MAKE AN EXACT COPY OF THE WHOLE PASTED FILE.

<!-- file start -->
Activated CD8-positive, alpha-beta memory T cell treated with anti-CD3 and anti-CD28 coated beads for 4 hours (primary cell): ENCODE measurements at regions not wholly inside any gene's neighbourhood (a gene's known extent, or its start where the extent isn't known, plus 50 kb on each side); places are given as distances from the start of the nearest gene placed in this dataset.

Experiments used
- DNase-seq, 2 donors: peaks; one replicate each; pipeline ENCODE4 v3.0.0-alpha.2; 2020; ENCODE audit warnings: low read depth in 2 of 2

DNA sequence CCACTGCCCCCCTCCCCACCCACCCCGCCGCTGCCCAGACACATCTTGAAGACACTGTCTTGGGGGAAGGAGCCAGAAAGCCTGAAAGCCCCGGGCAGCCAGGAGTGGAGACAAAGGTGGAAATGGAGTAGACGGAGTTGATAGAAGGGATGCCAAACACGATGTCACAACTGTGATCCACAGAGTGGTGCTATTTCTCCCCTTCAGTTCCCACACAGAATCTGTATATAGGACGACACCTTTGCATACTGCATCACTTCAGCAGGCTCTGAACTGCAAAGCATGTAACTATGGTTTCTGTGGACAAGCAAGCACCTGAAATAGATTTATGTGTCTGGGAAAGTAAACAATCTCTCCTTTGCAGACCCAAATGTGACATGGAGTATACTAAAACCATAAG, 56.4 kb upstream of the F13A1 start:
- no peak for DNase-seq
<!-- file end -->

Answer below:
Activated CD8-positive, alpha-beta memory T cell treated with anti-CD3 and anti-CD28 coated beads for 4 hours (primary cell): ENCODE measurements at regions not wholly inside any gene's neighbourhood (a gene's known extent, or its start where the extent isn't known, plus 50 kb on each side); places are given as distances from the start of the nearest gene placed in this dataset.

Experiments used
- DNase-seq, 2 donors: peaks; one replicate each; pipeline ENCODE4 v3.0.0-alpha.2; 2020; ENCODE audit warnings: low read depth in 2 of 2

DNA sequence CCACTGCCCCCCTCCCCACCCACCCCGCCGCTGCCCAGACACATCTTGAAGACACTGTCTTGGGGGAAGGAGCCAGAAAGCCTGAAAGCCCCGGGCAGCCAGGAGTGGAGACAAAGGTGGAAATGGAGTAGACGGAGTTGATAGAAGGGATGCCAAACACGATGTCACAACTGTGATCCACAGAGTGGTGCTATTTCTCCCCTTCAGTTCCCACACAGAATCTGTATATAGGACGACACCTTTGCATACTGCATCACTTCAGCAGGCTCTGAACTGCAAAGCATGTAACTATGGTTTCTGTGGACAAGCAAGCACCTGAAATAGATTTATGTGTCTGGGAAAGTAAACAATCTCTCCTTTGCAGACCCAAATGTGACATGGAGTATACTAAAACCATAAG, 56.4 kb upstream of the F13A1 start:
- no peak for DNase-seq